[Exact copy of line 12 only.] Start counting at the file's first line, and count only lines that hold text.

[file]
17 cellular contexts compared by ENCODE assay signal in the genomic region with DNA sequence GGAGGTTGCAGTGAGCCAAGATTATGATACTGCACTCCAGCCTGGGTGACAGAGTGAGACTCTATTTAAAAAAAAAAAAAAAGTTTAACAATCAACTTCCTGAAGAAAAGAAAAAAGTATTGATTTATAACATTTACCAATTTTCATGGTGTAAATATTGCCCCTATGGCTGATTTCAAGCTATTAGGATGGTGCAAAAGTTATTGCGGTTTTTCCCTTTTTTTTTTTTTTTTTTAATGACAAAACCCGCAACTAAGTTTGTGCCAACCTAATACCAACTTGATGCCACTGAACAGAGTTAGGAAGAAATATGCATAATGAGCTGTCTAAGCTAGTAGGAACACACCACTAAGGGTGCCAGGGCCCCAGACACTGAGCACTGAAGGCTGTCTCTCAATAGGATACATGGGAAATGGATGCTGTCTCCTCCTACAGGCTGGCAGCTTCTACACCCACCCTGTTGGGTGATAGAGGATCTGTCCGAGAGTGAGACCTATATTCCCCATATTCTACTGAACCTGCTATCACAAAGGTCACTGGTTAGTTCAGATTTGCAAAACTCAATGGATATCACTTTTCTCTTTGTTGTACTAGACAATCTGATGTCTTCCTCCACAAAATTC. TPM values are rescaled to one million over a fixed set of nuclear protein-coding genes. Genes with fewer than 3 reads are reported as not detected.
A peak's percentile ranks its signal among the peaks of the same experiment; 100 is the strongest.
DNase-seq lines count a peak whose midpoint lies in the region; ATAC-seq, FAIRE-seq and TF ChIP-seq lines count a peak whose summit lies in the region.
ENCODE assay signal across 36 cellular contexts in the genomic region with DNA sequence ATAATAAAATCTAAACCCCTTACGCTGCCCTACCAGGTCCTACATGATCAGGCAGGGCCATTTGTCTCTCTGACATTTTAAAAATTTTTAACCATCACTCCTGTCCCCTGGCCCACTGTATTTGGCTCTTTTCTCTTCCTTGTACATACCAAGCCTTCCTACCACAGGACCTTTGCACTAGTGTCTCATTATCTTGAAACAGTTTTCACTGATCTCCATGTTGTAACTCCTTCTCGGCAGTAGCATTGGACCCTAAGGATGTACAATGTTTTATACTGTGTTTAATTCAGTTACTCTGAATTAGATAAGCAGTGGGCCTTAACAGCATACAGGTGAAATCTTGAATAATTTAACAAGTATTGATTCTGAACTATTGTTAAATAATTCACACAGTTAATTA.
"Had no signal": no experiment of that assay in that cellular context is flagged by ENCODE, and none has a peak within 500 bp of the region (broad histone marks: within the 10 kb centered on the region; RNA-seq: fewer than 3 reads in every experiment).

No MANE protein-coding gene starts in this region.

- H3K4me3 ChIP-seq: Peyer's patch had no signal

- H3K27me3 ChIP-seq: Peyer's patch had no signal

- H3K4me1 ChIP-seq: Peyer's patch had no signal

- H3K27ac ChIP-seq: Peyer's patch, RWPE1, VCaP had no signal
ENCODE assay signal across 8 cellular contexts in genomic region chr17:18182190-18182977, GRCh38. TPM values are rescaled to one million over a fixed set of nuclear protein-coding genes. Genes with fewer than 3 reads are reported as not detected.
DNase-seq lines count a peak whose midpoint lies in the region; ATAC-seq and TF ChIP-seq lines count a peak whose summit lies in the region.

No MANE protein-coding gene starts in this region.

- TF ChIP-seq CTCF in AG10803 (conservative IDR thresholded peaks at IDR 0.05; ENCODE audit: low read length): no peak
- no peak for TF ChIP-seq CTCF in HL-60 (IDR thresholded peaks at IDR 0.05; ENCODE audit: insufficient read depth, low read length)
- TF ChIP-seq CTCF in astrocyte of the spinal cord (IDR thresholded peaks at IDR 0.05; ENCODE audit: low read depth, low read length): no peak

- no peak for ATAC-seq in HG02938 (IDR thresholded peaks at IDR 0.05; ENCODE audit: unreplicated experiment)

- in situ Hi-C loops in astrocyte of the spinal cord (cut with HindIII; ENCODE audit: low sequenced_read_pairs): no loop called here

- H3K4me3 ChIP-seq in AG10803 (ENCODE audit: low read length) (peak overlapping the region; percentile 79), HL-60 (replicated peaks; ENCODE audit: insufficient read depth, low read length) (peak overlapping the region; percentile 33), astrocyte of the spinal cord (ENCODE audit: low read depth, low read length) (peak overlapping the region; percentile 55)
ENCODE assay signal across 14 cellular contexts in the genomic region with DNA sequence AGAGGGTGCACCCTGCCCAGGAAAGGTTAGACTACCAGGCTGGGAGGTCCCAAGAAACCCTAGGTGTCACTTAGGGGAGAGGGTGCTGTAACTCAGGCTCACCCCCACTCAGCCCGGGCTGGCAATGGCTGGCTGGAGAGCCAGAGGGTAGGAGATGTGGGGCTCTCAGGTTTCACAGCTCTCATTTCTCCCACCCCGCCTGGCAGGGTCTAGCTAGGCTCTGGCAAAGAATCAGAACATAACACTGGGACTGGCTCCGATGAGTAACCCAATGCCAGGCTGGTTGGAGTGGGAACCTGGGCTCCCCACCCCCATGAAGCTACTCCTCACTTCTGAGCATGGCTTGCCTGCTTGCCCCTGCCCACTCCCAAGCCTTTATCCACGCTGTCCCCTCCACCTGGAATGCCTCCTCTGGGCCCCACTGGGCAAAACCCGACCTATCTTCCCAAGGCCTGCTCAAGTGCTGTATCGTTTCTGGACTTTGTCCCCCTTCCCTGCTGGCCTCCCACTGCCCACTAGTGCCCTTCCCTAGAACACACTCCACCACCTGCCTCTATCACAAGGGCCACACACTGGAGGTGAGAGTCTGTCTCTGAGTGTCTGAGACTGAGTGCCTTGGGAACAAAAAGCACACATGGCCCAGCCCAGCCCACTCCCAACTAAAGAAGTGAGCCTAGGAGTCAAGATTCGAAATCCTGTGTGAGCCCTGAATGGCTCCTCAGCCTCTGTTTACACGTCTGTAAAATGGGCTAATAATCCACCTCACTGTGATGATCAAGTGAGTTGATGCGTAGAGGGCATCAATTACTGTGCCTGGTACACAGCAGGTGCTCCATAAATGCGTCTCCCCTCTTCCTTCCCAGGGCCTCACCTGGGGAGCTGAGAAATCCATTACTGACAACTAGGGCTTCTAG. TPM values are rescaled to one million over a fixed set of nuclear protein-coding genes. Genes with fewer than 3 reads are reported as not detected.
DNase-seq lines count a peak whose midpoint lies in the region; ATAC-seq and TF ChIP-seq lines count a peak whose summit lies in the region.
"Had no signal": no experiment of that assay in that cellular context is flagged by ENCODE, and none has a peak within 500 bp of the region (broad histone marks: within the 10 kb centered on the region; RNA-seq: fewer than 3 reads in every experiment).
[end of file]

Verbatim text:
DNase-seq lines count a peak whose midpoint lies in the region; ATAC-seq and TF ChIP-seq lines count a peak whose summit lies in the region.